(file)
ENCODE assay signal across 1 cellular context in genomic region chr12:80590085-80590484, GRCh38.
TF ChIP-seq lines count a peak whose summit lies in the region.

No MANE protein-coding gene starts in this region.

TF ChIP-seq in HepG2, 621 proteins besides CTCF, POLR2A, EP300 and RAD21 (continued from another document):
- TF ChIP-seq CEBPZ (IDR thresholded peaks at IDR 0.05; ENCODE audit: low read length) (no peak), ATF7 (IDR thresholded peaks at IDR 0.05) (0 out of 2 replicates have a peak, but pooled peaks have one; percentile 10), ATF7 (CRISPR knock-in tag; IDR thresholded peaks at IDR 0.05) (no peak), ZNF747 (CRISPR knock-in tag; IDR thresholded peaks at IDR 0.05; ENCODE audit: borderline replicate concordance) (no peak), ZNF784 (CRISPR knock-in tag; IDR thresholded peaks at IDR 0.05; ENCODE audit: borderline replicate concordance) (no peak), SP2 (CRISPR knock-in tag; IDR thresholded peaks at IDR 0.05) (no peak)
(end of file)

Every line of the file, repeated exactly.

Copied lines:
ENCODE assay signal across 1 cellular context in genomic region chr12:80590085-80590484, GRCh38.
TF ChIP-seq lines count a peak whose summit lies in the region.

No MANE protein-coding gene starts in this region.

TF ChIP-seq in HepG2, 621 proteins besides CTCF, POLR2A, EP300 and RAD21 (continued from another document):
- TF ChIP-seq CEBPZ (IDR thresholded peaks at IDR 0.05; ENCODE audit: low read length) (no peak), ATF7 (IDR thresholded peaks at IDR 0.05) (0 out of 2 replicates have a peak, but pooled peaks have one; percentile 10), ATF7 (CRISPR knock-in tag; IDR thresholded peaks at IDR 0.05) (no peak), ZNF747 (CRISPR knock-in tag; IDR thresholded peaks at IDR 0.05; ENCODE audit: borderline replicate concordance) (no peak), ZNF784 (CRISPR knock-in tag; IDR thresholded peaks at IDR 0.05; ENCODE audit: borderline replicate concordance) (no peak), SP2 (CRISPR knock-in tag; IDR thresholded peaks at IDR 0.05) (no peak)